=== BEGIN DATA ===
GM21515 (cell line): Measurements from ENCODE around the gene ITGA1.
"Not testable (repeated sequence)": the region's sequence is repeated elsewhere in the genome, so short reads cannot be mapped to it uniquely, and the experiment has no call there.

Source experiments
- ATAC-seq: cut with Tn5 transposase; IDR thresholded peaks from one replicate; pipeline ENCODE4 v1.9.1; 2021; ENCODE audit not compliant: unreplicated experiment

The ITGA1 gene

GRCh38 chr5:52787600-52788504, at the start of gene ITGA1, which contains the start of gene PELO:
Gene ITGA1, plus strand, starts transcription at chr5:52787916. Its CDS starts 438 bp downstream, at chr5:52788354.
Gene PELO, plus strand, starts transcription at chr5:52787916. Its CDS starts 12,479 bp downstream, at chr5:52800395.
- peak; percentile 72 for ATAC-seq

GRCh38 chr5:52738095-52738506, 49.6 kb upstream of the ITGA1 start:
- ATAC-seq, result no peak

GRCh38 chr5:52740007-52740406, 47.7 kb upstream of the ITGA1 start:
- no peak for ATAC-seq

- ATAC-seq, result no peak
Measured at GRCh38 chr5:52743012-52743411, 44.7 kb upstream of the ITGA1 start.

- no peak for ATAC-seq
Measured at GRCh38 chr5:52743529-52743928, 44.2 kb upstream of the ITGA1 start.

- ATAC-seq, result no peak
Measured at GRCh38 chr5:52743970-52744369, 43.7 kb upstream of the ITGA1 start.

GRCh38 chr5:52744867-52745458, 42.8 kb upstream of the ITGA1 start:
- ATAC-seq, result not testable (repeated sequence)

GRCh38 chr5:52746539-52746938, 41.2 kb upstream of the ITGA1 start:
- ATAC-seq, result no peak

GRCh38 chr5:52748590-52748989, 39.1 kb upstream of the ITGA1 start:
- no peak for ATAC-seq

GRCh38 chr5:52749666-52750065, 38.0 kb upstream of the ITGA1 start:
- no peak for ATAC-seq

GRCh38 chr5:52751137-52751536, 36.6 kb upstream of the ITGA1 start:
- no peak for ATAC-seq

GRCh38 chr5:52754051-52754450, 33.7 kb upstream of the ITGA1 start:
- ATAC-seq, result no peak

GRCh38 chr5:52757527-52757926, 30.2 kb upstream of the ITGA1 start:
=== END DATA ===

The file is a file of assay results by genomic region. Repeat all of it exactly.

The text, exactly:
GM21515 (cell line): Measurements from ENCODE around the gene ITGA1.
"Not testable (repeated sequence)": the region's sequence is repeated elsewhere in the genome, so short reads cannot be mapped to it uniquely, and the experiment has no call there.

Source experiments
- ATAC-seq: cut with Tn5 transposase; IDR thresholded peaks from one replicate; pipeline ENCODE4 v1.9.1; 2021; ENCODE audit not compliant: unreplicated experiment

The ITGA1 gene

GRCh38 chr5:52787600-52788504, at the start of gene ITGA1, which contains the start of gene PELO:
Gene ITGA1, plus strand, starts transcription at chr5:52787916. Its CDS starts 438 bp downstream, at chr5:52788354.
Gene PELO, plus strand, starts transcription at chr5:52787916. Its CDS starts 12,479 bp downstream, at chr5:52800395.
- peak; percentile 72 for ATAC-seq

GRCh38 chr5:52738095-52738506, 49.6 kb upstream of the ITGA1 start:
- ATAC-seq, result no peak

GRCh38 chr5:52740007-52740406, 47.7 kb upstream of the ITGA1 start:
- no peak for ATAC-seq

- ATAC-seq, result no peak
Measured at GRCh38 chr5:52743012-52743411, 44.7 kb upstream of the ITGA1 start.

- no peak for ATAC-seq
Measured at GRCh38 chr5:52743529-52743928, 44.2 kb upstream of the ITGA1 start.

- ATAC-seq, result no peak
Measured at GRCh38 chr5:52743970-52744369, 43.7 kb upstream of the ITGA1 start.

GRCh38 chr5:52744867-52745458, 42.8 kb upstream of the ITGA1 start:
- ATAC-seq, result not testable (repeated sequence)

GRCh38 chr5:52746539-52746938, 41.2 kb upstream of the ITGA1 start:
- ATAC-seq, result no peak

GRCh38 chr5:52748590-52748989, 39.1 kb upstream of the ITGA1 start:
- no peak for ATAC-seq

GRCh38 chr5:52749666-52750065, 38.0 kb upstream of the ITGA1 start:
- no peak for ATAC-seq

GRCh38 chr5:52751137-52751536, 36.6 kb upstream of the ITGA1 start:
- no peak for ATAC-seq

GRCh38 chr5:52754051-52754450, 33.7 kb upstream of the ITGA1 start:
- ATAC-seq, result no peak

GRCh38 chr5:52757527-52757926, 30.2 kb upstream of the ITGA1 start: